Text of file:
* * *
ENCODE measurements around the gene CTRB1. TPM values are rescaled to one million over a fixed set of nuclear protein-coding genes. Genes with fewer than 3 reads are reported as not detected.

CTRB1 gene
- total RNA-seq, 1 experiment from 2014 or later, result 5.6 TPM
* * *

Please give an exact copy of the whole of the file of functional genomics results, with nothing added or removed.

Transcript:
ENCODE measurements around the gene CTRB1. TPM values are rescaled to one million over a fixed set of nuclear protein-coding genes. Genes with fewer than 3 reads are reported as not detected.

CTRB1 gene
- total RNA-seq, 1 experiment from 2014 or later, result 5.6 TPM